The Impossible Afghan State

When we asked here earlier this month whether the Western coalition can win in Afghanistan, the findings were ambivalent at best: while the United States could not appear to be scuttling from the country, President Barack Obama did announce a date for troop withdrawal to commence. Throughout his campaign, the president stressed the importance of winning the war in Afghanistan for he knew that this was the place where the War on Terror was really being waged. By including Pakistan in his administration’s approach to the war while putting more soldiers on the ground at the same time, Obama presented the most forward-looking strategy to bringing the war to an end yet.

As Scott Atran notes in The New York Times however, committing more troops to a counterinsurgency effort aimed against a good segment of the Afghan population, with the focus on converting a deeply unpopular and corrupt regime into a unified, centralized state for the first time in that country’s history, is far from a slam dunk.

The present policy of focusing on troop strength and drones, and trying to win over people by improving their lives with Western-style aid programs, only continues a long history of foreign involvement and failure.

What’s helping the Taliban gain momentum is the moral outrage of the Pashtun tribes against everyone who denies them autonomy. They want the right to bear arms to defend their tribal code which rather goes against the intentions of the Karzai Goverment in Kabul. Many Pakistani Pashtuns, too, regard the Western involvement as an invasion and a danger to their century-old sovereignty. Such bias is only gleefully invigorated by Taliban propaganda which claims that the United States intend to occupy Afghanistan indefinitely.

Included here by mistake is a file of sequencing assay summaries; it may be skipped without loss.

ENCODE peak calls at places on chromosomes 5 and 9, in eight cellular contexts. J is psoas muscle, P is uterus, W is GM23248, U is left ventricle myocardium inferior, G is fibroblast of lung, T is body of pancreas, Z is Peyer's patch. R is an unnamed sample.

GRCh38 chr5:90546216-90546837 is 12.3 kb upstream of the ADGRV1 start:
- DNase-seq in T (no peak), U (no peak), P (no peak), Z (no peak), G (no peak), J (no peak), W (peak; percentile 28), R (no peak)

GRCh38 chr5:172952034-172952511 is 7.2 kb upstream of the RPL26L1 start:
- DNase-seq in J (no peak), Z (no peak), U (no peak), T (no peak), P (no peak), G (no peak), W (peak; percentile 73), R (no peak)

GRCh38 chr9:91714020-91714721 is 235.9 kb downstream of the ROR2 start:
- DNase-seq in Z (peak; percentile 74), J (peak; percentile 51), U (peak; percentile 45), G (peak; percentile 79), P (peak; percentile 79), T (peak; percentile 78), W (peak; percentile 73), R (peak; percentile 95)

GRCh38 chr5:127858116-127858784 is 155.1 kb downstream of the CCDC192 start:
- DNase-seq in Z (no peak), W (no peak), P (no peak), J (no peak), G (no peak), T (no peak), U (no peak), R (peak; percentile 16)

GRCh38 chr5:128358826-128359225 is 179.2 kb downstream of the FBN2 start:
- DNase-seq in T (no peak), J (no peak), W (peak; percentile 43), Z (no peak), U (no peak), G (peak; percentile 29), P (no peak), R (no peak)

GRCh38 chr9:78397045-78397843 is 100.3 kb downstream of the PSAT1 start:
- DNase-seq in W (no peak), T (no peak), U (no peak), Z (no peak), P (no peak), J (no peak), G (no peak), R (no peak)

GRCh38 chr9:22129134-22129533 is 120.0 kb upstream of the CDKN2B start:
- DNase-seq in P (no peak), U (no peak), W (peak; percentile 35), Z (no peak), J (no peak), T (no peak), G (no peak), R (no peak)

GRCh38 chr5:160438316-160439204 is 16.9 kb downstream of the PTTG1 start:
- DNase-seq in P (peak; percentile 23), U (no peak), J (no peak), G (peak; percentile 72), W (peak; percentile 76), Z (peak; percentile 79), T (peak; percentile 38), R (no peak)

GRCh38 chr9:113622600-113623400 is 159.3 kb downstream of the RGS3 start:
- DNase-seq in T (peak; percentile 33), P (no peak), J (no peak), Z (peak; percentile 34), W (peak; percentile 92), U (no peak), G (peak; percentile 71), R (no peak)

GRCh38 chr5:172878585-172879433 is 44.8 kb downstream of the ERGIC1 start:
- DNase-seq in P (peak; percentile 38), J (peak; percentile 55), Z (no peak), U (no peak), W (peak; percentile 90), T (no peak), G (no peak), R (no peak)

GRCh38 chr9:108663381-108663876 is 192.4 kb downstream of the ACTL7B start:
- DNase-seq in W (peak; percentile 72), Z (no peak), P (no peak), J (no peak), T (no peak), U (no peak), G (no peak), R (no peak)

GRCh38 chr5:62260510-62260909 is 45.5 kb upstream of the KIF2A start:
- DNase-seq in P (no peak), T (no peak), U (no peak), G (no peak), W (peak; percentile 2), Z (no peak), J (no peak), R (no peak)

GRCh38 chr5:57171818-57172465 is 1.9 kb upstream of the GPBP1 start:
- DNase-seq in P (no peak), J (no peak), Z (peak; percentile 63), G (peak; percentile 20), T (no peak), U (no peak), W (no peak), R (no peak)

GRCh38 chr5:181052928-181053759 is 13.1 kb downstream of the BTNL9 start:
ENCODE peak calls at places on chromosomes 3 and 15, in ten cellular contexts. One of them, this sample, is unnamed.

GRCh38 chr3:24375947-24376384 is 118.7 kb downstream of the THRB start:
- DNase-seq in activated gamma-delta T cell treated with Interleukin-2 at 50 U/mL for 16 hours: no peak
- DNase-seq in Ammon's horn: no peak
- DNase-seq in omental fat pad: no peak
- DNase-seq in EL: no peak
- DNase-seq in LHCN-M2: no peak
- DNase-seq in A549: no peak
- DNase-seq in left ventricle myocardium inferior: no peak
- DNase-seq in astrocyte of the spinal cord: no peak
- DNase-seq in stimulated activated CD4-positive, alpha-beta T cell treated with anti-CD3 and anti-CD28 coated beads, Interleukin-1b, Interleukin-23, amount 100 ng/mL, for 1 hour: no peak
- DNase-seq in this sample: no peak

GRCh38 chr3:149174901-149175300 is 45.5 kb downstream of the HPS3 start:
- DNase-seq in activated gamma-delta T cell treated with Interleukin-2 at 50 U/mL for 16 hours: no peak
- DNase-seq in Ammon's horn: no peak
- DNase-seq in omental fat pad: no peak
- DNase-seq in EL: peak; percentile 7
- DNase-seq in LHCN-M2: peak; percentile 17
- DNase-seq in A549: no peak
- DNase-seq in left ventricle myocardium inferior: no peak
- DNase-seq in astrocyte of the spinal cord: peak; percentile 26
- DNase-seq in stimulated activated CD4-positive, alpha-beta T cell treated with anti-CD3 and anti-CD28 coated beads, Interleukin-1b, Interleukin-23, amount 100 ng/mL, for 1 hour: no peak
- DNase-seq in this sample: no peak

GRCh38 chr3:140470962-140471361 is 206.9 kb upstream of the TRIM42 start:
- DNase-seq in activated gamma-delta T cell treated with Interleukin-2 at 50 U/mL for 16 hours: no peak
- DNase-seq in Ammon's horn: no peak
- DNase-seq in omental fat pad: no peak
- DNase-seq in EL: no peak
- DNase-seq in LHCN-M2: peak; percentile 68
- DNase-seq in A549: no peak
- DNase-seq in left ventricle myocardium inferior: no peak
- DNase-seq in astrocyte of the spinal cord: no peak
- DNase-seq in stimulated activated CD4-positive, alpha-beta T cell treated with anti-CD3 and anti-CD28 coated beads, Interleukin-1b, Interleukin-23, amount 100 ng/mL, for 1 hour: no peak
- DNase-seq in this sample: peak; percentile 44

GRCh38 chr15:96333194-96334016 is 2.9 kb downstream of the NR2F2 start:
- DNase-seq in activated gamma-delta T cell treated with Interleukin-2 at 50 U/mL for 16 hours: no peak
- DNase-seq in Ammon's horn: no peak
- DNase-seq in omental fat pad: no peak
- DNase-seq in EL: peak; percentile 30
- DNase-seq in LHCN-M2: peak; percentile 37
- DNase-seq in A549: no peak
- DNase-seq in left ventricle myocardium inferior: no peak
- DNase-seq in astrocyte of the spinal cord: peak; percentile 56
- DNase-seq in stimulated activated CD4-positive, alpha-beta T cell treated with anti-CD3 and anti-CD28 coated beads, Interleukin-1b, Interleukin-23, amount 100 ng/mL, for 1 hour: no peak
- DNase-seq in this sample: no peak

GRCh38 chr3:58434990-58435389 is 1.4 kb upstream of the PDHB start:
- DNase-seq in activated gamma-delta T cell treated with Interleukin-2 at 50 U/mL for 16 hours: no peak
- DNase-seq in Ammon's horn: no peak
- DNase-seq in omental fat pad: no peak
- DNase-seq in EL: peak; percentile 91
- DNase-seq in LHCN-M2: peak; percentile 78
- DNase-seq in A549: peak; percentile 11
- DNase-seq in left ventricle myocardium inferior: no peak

American-sponsored “reconciliation” efforts between the Afghan government and the Taliban may be fatally flawed if they include demands that Pashtun hill tribes give up their arms and support a constitution that values Western-inspired rights and judicial institutions over traditions that have sustained the tribes against all enemies.

As Thomas Barnett sees it, nation building that seeks to subsume the Pashtuns within a larger Afghanistan “is doomed to fail.” The solution? Create something of a autonomous “Pashtunistan” with borders “running within both Pakistan and Afghanistan and with those two states acknowledging a soft border between them.” Not exactly how we like to think of nations and states here in the West but an option that might just work for a country that has hardly ever been ruled in its entirety from one place by one government.